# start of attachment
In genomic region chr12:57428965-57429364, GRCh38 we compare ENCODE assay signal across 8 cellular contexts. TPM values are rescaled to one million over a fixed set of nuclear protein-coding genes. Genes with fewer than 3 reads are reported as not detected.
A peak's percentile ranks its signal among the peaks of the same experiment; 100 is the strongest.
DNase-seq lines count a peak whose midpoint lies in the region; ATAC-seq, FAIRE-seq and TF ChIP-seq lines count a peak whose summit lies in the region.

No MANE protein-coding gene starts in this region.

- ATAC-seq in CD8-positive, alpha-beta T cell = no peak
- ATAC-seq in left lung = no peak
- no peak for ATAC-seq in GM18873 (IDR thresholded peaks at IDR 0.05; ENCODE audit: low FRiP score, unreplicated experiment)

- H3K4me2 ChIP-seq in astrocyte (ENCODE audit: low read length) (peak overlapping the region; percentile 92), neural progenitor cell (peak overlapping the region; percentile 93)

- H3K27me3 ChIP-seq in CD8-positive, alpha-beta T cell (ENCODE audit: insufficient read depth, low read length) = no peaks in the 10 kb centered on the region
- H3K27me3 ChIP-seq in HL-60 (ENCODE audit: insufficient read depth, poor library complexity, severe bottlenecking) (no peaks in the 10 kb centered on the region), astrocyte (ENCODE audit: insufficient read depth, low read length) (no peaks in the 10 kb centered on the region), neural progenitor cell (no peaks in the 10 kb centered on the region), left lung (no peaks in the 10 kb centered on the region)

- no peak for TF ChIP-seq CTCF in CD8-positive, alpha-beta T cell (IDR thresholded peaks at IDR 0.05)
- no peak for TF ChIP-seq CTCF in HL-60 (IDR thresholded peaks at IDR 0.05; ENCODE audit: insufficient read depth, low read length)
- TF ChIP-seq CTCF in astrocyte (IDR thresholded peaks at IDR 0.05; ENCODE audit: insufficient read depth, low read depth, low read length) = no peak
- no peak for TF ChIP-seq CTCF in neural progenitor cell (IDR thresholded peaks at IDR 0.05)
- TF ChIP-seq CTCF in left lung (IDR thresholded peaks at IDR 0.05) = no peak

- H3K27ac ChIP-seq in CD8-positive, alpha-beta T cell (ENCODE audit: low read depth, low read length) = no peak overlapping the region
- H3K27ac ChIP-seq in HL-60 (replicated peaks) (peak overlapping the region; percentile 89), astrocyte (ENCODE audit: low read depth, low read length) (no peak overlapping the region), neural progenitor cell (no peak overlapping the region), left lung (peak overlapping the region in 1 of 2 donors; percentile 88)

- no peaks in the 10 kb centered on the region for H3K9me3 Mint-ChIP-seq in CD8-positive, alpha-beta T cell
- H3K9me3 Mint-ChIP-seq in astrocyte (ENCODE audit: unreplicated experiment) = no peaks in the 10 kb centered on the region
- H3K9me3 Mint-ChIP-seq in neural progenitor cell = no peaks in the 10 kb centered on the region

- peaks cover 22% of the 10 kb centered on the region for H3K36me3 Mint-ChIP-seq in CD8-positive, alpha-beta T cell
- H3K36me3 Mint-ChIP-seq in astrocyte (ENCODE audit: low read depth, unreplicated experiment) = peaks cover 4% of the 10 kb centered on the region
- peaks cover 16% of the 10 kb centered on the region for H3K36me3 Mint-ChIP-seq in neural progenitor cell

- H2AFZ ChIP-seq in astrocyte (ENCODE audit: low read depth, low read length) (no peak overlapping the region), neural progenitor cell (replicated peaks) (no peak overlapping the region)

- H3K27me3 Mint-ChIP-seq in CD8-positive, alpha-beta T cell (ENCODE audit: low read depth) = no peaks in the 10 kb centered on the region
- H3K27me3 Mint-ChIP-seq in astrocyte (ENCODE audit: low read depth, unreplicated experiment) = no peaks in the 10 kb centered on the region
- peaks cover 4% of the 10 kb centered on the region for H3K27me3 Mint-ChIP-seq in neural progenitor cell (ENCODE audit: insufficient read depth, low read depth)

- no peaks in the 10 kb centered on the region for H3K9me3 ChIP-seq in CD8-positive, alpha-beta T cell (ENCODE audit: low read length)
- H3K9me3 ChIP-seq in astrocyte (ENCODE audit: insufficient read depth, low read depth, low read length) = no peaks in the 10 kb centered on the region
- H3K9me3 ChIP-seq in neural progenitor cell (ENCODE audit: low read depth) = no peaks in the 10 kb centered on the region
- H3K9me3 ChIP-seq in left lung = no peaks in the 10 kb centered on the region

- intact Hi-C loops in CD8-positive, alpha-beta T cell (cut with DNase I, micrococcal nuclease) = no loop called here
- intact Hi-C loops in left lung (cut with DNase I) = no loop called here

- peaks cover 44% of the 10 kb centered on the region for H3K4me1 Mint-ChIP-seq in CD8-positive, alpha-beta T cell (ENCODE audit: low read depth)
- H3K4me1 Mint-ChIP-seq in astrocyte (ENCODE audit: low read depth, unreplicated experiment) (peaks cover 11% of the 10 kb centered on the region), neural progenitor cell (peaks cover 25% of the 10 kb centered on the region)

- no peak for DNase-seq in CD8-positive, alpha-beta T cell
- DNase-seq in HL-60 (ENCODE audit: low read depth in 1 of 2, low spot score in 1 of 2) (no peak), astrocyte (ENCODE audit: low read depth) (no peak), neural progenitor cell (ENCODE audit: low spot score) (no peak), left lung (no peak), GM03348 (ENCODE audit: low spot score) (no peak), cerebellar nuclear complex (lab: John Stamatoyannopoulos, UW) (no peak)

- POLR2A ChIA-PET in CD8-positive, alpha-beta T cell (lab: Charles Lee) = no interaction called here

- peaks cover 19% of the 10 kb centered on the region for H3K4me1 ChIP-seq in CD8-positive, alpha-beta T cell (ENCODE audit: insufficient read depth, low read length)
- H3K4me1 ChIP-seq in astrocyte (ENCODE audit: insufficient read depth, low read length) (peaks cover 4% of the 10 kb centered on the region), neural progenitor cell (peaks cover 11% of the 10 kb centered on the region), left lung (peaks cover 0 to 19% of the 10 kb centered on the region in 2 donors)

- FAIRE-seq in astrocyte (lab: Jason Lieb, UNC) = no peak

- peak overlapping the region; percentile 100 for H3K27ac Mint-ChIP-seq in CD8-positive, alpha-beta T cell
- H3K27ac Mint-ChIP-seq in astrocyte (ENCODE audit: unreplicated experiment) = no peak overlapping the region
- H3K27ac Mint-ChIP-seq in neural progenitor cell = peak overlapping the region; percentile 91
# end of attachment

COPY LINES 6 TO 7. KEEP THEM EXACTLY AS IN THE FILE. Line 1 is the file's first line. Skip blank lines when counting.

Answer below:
- ATAC-seq in left lung = no peak
- no peak for ATAC-seq in GM18873 (IDR thresholded peaks at IDR 0.05; ENCODE audit: low FRiP score, unreplicated experiment)